Does Culture Matter?
This paper reviews the literature on culture and economics, focusing primarily on the epidemiological approach. The epidemiological approach studies the variation in outcomes across different immigrant groups residing in the same country. Immigrants presumably differ in their cultures but share a common institutional and economic environment. This allows one to separate the effect of culture from the original economic and institutional environment. This approach has been used to study a variety of issues, including female labor force participaiton, fertility, labor market regulation, redistribution, growth, and financial development among others.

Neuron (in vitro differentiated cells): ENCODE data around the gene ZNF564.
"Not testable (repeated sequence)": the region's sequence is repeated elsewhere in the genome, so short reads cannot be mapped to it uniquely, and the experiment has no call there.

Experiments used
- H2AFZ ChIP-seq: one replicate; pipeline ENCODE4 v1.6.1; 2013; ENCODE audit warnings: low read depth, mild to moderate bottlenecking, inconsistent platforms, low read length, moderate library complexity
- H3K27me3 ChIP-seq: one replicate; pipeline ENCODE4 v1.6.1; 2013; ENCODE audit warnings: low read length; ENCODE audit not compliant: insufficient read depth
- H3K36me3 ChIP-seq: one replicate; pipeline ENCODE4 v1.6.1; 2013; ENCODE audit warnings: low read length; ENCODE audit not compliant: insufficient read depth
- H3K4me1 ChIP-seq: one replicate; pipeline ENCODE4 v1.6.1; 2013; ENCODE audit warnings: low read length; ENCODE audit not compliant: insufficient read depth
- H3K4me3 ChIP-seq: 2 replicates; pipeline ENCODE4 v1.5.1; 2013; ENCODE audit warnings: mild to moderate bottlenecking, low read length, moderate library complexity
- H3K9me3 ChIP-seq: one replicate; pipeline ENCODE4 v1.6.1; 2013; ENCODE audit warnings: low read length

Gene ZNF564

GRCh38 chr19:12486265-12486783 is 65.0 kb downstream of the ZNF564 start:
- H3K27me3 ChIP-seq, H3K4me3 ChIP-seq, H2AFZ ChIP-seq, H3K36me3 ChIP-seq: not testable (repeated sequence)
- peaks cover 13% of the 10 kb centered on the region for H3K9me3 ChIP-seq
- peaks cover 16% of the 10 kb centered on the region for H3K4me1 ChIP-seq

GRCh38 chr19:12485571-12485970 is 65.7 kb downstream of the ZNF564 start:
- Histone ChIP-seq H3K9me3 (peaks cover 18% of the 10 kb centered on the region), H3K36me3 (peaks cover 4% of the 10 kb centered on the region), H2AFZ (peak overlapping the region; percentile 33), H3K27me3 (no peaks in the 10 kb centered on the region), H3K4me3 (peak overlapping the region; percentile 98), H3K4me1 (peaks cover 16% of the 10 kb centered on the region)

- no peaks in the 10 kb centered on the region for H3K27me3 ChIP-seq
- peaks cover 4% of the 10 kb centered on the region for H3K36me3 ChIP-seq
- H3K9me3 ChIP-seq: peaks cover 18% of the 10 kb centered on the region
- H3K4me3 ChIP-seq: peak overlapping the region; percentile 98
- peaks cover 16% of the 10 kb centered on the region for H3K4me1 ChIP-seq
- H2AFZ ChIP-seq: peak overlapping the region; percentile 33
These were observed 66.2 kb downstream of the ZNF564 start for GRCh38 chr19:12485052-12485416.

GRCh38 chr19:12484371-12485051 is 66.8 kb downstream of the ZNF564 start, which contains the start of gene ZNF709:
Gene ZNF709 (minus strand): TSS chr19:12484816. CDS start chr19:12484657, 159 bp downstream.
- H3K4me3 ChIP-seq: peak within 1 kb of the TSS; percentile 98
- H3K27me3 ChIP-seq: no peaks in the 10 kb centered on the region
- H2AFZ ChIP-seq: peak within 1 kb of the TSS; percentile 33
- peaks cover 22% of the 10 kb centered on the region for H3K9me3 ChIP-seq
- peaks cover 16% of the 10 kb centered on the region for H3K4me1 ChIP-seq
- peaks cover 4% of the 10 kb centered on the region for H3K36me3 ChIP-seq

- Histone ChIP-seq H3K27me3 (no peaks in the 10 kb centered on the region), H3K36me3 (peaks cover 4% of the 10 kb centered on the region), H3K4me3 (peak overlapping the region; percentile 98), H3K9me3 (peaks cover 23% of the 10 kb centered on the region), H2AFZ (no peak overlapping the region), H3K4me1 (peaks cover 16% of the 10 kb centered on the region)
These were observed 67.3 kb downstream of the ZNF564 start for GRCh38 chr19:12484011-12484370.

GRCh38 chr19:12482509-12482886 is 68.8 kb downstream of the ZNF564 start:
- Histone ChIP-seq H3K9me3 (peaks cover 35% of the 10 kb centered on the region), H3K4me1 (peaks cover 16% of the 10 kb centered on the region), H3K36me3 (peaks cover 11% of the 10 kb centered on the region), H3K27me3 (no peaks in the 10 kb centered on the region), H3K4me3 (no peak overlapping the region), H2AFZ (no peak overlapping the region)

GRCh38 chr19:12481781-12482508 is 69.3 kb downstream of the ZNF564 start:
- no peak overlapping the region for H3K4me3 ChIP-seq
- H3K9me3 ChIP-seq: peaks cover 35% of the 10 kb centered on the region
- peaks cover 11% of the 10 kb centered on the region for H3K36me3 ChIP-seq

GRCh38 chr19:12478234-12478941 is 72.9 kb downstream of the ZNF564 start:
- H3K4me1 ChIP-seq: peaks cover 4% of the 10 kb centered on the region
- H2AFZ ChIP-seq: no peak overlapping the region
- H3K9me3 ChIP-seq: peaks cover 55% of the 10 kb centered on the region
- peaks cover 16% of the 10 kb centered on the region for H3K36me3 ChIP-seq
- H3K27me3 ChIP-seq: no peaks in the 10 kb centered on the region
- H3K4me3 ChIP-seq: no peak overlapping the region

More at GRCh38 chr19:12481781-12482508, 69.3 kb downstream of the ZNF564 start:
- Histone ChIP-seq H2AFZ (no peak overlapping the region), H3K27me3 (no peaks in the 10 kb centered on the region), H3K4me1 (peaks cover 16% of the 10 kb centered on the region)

The author wishes to thank Joyce Cheng Wong for excellent research assistance and the NSF and the Russell Sage Foundation for financial support. This is a draft chapter for of the Handbook of Social Economics. The views expressed herein are those of the author and do not necessarily reflect the views of the National Bureau of Economic Research.
"Does Culture Matter?" in, J. Benhabib, M.O. Jackson, and A. Bisin, editors, Handbook of Social Economics Vol. 1A, North Holland, 2011